Summer is finally in full swing. Ontario Place is currently in a limbo state as the city of Toronto decides on permanent plans for this prime piece of waterfront real estate. The space isn't regularly occupied during the year, but in the summer it's used for festivals, concerts, and water activities. Back in the 70s, Eric McMillan created the Children's Village which was a successful outdoor playground that made use of the vast waterfront space that is Ontario Place. McMillan argued that the original design of Ontario Place didn't have enough appeal to young people, so the Children’s Village was opened in 1972 and became a popular destination within the park. It covered 2 acres of land and cost $700,000 to build. It was comprised of large nets to climb on, tube slides, a "foam swamp" of foam pieces below a plastic sheet, a "pogo-bird bounce", "punch-bag forest", and a 40,000 square feet bright orange vinyl canopy. It also contained 15 imaginative water games and a huge air-drying machine for sopping children. McMillan had even planned to create similar play areas for teenagers and perhaps even adults, but I have yet to look into his projects post Ontario Place (this project seemed to be his most notable one!). His work influenced play parks around the world (including Sesame Place and Parc de la Villette) and he became known as the father of "soft play". The Children’s Village was retired in 2002, leaving a solid 30 years of memories for Torontonians who grew up in the city during this time.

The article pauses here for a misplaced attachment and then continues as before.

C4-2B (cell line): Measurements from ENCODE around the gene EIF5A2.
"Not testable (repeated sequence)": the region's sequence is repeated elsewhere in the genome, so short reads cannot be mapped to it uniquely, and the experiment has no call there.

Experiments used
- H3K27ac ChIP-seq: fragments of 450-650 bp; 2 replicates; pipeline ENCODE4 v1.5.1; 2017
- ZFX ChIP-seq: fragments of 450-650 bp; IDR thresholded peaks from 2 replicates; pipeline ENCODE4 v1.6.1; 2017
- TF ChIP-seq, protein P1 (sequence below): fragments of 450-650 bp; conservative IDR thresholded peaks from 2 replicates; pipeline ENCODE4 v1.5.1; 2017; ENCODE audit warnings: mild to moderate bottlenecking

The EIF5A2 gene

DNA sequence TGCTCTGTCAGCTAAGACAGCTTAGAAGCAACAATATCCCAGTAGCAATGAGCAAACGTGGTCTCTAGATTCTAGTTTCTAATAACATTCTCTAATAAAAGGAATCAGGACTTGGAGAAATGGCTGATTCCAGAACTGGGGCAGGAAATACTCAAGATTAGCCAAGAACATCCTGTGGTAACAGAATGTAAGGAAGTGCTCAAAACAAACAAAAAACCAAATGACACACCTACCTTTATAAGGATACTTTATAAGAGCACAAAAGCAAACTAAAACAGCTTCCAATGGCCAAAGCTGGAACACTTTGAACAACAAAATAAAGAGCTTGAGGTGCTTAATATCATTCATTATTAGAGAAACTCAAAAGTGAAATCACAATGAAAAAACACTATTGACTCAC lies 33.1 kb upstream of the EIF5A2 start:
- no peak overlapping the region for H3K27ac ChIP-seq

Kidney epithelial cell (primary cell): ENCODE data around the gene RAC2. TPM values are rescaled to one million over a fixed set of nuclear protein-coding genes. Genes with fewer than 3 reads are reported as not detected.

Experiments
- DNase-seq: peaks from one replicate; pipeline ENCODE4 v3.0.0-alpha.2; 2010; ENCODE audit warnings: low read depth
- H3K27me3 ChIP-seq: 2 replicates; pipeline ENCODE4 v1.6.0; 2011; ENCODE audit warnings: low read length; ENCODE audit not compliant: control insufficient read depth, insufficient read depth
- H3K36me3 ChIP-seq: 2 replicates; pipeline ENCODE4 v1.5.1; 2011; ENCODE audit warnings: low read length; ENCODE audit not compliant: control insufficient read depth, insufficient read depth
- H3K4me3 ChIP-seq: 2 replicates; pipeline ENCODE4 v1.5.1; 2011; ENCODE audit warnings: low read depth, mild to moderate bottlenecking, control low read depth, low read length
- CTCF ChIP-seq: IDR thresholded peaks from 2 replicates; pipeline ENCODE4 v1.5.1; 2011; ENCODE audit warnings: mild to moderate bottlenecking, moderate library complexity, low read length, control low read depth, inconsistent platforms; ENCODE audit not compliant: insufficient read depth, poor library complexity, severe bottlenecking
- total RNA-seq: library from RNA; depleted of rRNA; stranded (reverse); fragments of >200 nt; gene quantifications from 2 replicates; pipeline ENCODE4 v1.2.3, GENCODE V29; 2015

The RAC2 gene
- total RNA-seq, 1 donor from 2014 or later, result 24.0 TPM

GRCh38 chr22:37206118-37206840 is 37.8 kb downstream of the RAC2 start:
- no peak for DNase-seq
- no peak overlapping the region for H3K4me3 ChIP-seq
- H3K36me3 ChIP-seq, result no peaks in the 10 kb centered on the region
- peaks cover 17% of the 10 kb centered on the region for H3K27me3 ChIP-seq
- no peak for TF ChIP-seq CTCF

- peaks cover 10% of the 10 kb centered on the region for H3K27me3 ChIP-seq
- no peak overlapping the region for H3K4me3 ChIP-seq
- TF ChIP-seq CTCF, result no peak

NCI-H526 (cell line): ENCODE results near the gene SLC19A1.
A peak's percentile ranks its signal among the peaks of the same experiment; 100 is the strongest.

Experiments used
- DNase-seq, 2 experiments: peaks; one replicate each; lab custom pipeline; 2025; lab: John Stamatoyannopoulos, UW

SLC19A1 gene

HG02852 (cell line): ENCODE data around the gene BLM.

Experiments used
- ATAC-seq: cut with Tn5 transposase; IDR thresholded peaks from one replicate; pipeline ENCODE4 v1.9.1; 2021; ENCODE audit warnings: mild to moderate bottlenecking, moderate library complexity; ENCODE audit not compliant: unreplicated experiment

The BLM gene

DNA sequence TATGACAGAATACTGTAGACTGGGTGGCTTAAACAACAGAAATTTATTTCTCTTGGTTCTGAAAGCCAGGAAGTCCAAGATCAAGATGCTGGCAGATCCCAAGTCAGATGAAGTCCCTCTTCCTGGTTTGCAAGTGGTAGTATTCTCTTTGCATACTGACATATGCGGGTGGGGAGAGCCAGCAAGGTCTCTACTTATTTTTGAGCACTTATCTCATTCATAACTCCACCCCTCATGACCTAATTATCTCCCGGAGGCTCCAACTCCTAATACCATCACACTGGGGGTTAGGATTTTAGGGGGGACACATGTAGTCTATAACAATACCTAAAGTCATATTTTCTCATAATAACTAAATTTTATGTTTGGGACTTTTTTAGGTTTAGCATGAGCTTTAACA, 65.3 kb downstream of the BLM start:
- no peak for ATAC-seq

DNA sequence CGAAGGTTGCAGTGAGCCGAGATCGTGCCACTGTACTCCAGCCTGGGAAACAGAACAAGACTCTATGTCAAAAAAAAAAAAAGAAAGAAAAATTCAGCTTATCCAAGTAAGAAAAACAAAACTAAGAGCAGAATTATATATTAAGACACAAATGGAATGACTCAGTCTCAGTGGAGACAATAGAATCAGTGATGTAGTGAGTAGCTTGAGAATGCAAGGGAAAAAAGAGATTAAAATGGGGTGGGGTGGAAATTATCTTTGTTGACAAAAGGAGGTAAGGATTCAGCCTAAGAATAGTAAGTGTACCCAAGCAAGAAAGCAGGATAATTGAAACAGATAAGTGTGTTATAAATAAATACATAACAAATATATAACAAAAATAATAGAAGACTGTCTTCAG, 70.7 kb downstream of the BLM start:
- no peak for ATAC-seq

Links to Super8 videos of the Children’s Village below: